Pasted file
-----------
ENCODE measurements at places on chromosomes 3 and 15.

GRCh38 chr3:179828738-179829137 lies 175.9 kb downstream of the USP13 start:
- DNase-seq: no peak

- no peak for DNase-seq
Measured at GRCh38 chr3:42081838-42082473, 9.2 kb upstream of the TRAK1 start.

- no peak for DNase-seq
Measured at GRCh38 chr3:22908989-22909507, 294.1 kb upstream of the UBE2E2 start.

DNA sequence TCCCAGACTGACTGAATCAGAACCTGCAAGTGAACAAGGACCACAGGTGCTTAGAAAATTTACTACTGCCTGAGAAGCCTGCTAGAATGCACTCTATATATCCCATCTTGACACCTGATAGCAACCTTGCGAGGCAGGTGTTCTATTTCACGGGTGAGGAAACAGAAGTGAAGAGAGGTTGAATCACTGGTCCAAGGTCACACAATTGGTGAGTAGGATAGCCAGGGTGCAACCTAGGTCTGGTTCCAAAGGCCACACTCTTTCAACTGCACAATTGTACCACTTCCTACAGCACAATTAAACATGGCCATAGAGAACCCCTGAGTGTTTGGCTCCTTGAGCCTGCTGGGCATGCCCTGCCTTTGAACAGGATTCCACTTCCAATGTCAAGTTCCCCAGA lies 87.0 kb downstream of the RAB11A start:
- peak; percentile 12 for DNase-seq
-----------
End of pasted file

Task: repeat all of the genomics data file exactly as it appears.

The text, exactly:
ENCODE measurements at places on chromosomes 3 and 15.

GRCh38 chr3:179828738-179829137 lies 175.9 kb downstream of the USP13 start:
- DNase-seq: no peak

- no peak for DNase-seq
Measured at GRCh38 chr3:42081838-42082473, 9.2 kb upstream of the TRAK1 start.

- no peak for DNase-seq
Measured at GRCh38 chr3:22908989-22909507, 294.1 kb upstream of the UBE2E2 start.

DNA sequence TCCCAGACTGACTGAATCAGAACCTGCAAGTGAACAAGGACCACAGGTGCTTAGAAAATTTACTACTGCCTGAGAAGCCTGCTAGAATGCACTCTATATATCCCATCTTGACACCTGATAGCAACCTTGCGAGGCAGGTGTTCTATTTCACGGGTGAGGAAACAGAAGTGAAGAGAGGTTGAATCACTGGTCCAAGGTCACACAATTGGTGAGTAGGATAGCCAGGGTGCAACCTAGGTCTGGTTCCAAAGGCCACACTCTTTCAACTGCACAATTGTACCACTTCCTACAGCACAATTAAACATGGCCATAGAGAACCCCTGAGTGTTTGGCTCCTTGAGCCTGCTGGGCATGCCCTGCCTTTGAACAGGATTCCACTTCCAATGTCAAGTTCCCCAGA lies 87.0 kb downstream of the RAB11A start:
- peak; percentile 12 for DNase-seq